ReGAIT: A new rehabilitation approach of locomotion for incomplete spinal cord injury patients by integrating neural interfaces, lower-limb powered robotic systems and transcutaneous spinal current stimulation strategies

SUBPROJECT 1: Development of a self-tuned Neural-Machine Interface for closed-loop control of lower-limb exoskeletons (PID2021-124111OB-C31)

  • Principal Investigators: José M. Azorín & Eduardo Iáñez
  • Center: Miguel Hernández University of Elche, Spain

SUBPROJECT 2: Design of transcutaneous spinal current stimulation strategies for rehabilitation of gait

  • PIs: Hatice Kumru & Mark Wright
  • Center: Guttmann Institute, Spain

SUBPROJECT 3: Development of a novel strategy to analyze the effect on gait biomechanics when combining lower-limb powered exoskeletons controlled by Neural-Machine Interfaces and transcutaneous spinal current stimulation in incomplete spinal cord injured patients

  • PI: Angel M. Gil-Agudo
  • Center: Hospital for Paraplegics, Spain



Spinal Cord Injury (SCI) is one of the major motor disorders due to damage in the human nervous system leading to physical impairment in Western society. These conditions will in general disrupt sensory and motor pathways that in turn lead to permanent pathological gait, resulting in impaired independent ambulation. Subsequent restoration of motor function is often variable and incomplete. Usually, therapists try to recover some residual ability for movement when possible, acting over the distal physical level, trying to influence the neural system through mechanisms of neural plasticity (BOTTOM-UP approach). Traditional therapies to improve functional ambulation for patients in the sub-acute phase (3-11 weeks post-injury) use overground training and require designed preparatory exercises, observation by a physical therapist, direct manipulation of the limbs during gait over a regular surface, followed by supervised walking. This kind of physical rehabilitation is both physically burdensome and time-consuming for the therapists. With recent advances in robotic technologies, lower-limb robotic exoskeletons have emerged as aids for over-ground, bipedal ambulation for individuals with motor limitations. However, there have been many discussions over the clinical relevance of exoskeletons, being still elusive the specific benefits of long-term use of exoskeletons in gait training.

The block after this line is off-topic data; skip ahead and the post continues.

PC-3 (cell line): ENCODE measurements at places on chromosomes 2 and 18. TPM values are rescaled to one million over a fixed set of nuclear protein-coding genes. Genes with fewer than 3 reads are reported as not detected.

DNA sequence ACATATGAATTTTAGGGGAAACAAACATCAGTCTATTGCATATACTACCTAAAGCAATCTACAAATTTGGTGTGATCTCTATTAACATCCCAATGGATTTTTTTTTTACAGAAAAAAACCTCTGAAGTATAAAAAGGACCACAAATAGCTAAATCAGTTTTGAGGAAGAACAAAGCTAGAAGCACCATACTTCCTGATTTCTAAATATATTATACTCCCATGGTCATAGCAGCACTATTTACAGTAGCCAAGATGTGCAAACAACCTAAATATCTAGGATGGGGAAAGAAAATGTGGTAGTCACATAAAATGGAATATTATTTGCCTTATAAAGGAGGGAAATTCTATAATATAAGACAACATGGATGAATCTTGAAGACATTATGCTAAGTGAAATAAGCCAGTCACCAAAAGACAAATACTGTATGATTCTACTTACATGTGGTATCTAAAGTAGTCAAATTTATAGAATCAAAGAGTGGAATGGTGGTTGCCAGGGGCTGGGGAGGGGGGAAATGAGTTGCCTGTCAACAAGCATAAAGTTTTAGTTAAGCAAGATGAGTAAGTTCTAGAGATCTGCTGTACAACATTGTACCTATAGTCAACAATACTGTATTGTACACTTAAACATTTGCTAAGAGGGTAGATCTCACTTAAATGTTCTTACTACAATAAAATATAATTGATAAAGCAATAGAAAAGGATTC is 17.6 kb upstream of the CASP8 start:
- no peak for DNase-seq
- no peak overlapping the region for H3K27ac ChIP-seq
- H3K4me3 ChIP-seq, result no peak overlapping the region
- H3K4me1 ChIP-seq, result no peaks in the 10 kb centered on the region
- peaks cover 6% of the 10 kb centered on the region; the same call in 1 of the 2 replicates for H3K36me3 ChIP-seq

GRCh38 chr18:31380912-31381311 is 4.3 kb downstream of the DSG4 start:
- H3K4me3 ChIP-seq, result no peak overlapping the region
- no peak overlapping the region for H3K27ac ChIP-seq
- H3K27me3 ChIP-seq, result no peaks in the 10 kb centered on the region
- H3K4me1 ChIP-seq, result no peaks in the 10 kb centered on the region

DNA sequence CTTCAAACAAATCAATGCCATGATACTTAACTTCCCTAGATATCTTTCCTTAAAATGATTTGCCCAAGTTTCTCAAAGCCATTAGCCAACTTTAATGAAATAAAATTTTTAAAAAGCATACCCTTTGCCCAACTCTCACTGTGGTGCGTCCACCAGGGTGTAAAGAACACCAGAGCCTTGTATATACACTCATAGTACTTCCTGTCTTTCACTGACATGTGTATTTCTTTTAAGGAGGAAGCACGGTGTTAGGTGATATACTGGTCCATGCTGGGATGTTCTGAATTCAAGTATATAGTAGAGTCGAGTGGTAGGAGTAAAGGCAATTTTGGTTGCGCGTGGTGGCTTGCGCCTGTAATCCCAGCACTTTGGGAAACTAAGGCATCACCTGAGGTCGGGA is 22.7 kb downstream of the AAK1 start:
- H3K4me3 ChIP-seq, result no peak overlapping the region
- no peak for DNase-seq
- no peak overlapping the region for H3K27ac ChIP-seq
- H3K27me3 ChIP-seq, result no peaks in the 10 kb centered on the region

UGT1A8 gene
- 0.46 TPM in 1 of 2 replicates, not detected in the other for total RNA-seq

This project proposes a new approach to produce enhanced neuroplasticity changes during rehabilitation of locomotion in incomplete thoracic SCI patients by associating and synchronizing the use of lower-limb powered robotic systems with neural activity voluntarily generated by patients and with stimulation of the spinal cord. The neural activity will be detected by means of a Neural-Machine Interface (NMI) composed by a Brain-Machine Interface (BMI) based on electroencephalography (EEG) and a Spinal cord Machine Interface (SMI) based on electrospinography (ESG). On the other hand, different transcutaneous spinal current stimulation (tSCS) strategies for rehabilitation of gait will be explored to induce neuroplasticity, selecting the most effective to be synchronized with the lower-limb exoskeleton commanded by the NMI. Thus, the project will combine a TOP-DOWN rehabilitation approach, i.e. association of neural activity voluntarily generated by the patient with the afferent feedback provided by an exoskeleton, and a BOTTOM-UP approach based on transcutaneous spinal current stimulation. It is expected that this new rehabilitation intervention improves brain plasticity, which is believed to be the responsible for functional improvements. To evaluate the performance progress of the gait rehabilitation, new metrics will be defined based on biomechanical analysis techniques. These metrics will allow us to have an objective knowledge of the gait and of the biomechanical and physiological mechanisms of the recovery achieved. The new rehabilitation approach will be evaluated with incomplete SCI patients in two hospitals focused on research and clinical therapies in SCI people: National Hospital for Paraplegics (HNP: Hospital Nacional de Parapléjicos, Toledo, Spain) and Guttmann Institute (IG: Institut Guttmann, Barcelona, Spain), which are members of the consortium of this project.


  • Research Centers: Universidad Miguel Hernández de Elche, Institut Guttmann, Hospital Nacional de Parapléjicos
  • Duration: September 1, 2022 - August 31, 2025
  • Financial Entity: MCIN/AEI/10.13039/501100011033 and by ERDF A way of making Europe